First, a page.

Meanwhile, hormone supplements were making headlines in terms of treatments for PMADs. The supplements took time to work and during my final hospital stay, my husband and I realized it months for me to break down, it could realistically take months (or more) to get better. I needed a longer treatment program.

This is when things started to improve.

I checked into a treatment program for people struggling with mental health issues. I lived in residence off campus from the clinic with other women struggling with similar issues. The clinic was nearby and my husband and son visited on weekends. The clinic became my second home. I felt in control there too; cooking, dressing and caring for myself. Something I hadn’t done in the past six months. I was expected to attend clinic every day and I was treated like a human being. And despite my initial reluctance, there I could focus 100% on myself.

Every day was group therapy, CBT, DBT, life skills and trauma groups. Doctors monitored me and a life coach supported me through meltdowns. The staff collaborated with their treatment. I felt positive and supported. Finally, I was listened to. Nobody talked over my head or ignored my pleas for help. I was healing, and I took notice of it.

I continued writing in my journal, adding what I learned in clinic and what I could practice alone. I found yoga, meditated nightly and developed what I call my “Toolkit for Life”. A bag of tricks that would later get me through difficult moments that came my way. I basically learned how to switch the channel.

When the healing began, I’d spend weekends at home, knowing I could return to the clinic anytime if it got too much. I began to live in the moment, forcing myself to stay in the here and now. And I began to feel like myself again.

I discovered that PPD is complex. Medication helps, but it’s only part of the picture. I now understand mental health better. I made friendships in the clinic, shared the healing journey with other patients and aided other women fighting through depression. These women need to be heard and supported and it felt good to help. This is what led me to joining Postpartum Support International’s local chapter and I joined the local committee.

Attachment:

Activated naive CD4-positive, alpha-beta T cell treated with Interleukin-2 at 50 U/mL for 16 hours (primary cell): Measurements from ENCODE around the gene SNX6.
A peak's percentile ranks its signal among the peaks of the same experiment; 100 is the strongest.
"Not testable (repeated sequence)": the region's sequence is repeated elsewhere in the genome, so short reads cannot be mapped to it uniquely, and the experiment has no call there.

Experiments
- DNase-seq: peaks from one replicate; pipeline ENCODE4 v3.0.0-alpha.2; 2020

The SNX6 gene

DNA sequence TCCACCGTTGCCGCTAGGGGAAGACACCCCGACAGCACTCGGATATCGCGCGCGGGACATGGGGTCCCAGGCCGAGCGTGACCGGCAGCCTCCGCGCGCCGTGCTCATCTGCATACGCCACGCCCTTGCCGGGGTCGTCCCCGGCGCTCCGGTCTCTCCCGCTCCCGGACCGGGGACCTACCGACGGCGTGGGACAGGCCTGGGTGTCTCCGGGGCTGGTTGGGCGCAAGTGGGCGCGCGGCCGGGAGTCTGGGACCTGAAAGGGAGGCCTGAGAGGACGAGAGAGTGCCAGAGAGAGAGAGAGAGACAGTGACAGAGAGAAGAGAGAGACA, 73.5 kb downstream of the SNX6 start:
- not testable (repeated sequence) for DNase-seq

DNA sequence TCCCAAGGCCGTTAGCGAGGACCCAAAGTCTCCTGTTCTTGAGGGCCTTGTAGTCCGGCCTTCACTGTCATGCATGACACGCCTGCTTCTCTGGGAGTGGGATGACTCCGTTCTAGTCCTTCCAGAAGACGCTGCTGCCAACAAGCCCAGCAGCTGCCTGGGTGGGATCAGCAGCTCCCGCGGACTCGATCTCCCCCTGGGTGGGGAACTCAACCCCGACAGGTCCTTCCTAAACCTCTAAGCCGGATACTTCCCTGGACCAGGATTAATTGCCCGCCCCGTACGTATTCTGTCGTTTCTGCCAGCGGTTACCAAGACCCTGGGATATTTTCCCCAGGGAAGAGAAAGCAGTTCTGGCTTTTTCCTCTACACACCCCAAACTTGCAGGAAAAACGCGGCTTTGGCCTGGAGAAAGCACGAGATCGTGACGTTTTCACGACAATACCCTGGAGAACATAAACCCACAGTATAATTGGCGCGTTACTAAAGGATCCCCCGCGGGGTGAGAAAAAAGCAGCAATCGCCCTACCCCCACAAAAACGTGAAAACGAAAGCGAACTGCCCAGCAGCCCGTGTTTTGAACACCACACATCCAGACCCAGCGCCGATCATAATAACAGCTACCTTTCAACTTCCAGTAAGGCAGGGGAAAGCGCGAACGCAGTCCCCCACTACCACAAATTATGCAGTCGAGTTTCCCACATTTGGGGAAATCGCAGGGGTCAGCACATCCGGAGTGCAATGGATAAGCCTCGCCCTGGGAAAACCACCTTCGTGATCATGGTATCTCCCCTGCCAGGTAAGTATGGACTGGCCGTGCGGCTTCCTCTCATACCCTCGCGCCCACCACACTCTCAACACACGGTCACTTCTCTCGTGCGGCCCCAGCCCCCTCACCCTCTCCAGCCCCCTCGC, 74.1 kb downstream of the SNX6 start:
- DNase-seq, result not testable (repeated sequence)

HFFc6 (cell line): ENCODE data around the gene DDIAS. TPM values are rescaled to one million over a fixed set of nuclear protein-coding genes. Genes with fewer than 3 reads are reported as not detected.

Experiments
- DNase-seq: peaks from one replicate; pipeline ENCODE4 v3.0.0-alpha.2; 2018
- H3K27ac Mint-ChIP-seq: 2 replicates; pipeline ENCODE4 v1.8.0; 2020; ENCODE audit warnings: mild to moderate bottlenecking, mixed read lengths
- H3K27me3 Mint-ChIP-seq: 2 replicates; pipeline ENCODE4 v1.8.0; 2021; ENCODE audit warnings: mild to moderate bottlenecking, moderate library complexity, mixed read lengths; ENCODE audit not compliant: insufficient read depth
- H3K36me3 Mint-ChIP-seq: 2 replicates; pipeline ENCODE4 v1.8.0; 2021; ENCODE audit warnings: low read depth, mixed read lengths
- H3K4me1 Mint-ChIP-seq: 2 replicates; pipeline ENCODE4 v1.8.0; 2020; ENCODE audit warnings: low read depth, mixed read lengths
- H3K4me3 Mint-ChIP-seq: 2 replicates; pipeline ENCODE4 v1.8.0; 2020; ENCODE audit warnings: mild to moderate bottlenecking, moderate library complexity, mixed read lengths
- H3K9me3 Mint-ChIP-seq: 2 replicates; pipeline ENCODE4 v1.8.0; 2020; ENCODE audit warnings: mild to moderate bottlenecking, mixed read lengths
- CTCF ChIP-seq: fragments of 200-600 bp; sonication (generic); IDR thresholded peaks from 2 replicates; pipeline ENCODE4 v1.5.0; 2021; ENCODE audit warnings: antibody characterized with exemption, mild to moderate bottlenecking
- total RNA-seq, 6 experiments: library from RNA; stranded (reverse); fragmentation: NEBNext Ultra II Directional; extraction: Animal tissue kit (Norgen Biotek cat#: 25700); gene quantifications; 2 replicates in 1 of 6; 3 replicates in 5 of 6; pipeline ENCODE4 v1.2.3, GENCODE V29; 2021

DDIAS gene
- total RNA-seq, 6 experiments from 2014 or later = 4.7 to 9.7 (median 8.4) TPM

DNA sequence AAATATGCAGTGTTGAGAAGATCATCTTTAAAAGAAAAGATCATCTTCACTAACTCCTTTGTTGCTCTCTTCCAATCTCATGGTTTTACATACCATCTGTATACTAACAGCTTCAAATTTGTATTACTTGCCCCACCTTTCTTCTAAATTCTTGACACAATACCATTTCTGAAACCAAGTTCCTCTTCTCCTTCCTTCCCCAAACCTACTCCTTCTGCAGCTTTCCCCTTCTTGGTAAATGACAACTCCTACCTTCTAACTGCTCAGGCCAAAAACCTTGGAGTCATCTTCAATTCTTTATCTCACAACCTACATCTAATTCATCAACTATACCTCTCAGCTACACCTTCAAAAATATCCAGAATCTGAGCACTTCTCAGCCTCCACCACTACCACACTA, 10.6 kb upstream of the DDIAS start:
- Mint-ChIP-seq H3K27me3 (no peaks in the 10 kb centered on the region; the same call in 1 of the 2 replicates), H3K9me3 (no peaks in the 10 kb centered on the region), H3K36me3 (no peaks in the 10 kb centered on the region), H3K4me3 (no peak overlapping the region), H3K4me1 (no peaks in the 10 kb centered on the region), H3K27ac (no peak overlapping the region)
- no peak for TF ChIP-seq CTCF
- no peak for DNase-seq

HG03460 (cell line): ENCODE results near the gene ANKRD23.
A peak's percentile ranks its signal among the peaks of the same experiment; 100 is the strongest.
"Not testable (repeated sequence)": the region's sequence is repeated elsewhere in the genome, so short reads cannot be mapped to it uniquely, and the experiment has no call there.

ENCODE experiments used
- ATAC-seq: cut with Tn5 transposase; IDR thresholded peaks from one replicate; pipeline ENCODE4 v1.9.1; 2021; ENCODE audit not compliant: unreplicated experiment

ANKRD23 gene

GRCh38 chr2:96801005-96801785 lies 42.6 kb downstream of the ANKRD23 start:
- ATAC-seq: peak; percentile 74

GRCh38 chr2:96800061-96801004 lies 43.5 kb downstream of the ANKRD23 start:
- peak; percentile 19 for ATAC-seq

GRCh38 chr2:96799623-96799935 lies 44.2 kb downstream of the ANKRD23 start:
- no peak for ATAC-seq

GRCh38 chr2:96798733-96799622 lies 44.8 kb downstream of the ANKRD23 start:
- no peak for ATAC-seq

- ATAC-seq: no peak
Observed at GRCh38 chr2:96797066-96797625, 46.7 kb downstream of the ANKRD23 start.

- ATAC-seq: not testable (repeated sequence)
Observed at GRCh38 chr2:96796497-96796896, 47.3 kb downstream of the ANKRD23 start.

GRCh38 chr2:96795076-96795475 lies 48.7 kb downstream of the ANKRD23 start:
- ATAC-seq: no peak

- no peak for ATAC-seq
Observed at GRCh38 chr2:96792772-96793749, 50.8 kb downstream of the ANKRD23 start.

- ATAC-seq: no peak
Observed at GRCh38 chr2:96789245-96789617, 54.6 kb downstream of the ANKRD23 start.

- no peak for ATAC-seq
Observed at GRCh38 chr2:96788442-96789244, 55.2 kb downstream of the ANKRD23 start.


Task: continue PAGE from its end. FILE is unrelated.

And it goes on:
It’s coming on twelve months and I’m a different person. Life is simpler, I’ve changed habits that have not served me well, and the word “No” is a full sentence in my vocabulary. I’ve let go of guilt, shame and judgement. I’m stronger now and more successful in both my personal and professional life. It’s been a blessing in disguise.

If anything, my message is this: Don’t be afraid to seek help. Don’t feel shame or guilt. I still attend therapy at the clinic and still feel it’s like a second home. Sometimes it may not feel like you’re strong enough, but you are. You’re not alone. Hold onto hope and keep fighting for the help you need. You do have a future and it’s going to be beautiful.

PSI-CT Wants you to Know: Thank You Michelle, for sharing your journey! Friends, Perinatal Depression, Mood and Anxiety Disorders (PMADs) occur in 1 in 7 women and 1 in 10 men. Birth Trauma is a risk factor for both PMADs and PTSD (Post Traumatic Stress Disorder). You aren’t alone, not to blame, and with support you will feel yourself again.

Introducing: “Journey to Motherhood” Blog Posts and Essays

We at PSI-CT want parents to know that there are many journeys, each with their unique challenges to parenthood. As we work to increase awareness of the many ways one can need “a village”, we invite you to share your journey, which may have resulted in an experience of a PMAD (Perinatal Mood/Anxiety Disorder). Have you sought out for help in a support group or other resources available to you and within our community? If so, we want to hear from you.

If you are interested in submitting a blog post or narrative essay for consideration on our website, please review/follow our submission guidelines below and then submit your piece to Sharon at themomsource@themomsource.net. We look forward to hearing from you!

Blog Post Submission Guidelines

Narrative Essay Submission Guidelines

A Walk Thru My Postpartum Depression (PPD) & Postpartum Anxiety

by Michele Lovetri

My name is Michele Lovetri and I am a mother to fraternal twin boys conceived thru our second round of IVF and have been married to my husband and best friend, since 2011. My blog “Michele Lovetri – In My Own Words,” was born from the depths of my postpartum journey. I bring to life the rawness of the motherhood and mental health journey while still finding laughter in the chaos. Instagram and Facebook: @michelelovetri Website: http://www.michelelovetri.com


It was in my third trimester when my OBGYN asked me, “So how are you doing emotionally?,” and I remember my answer being, “I’m doing great!” Why wouldn’t I be? I had been rocking a twin pregnancy, these kiddos were growing beautifully, my hormones were high and my emotions even higher. I was excited for this new chapter and felt ready for this transition. My doctor advised me that I was twice as susceptible to Postpartum Depression (PPD) and Postpartum Anxiety (PPA) due to having a multiples pregnancy and wanted to ensure I had support once I was home. I thought “Of course I had support. My husband and I are a good team, and we have family who will come if we need it, but we will be fine”. I carried these little guys to my 37 week scheduled C-section. Despite my history of  anxiety I was always an independent, strong woman, so I would be “ok”. I had this!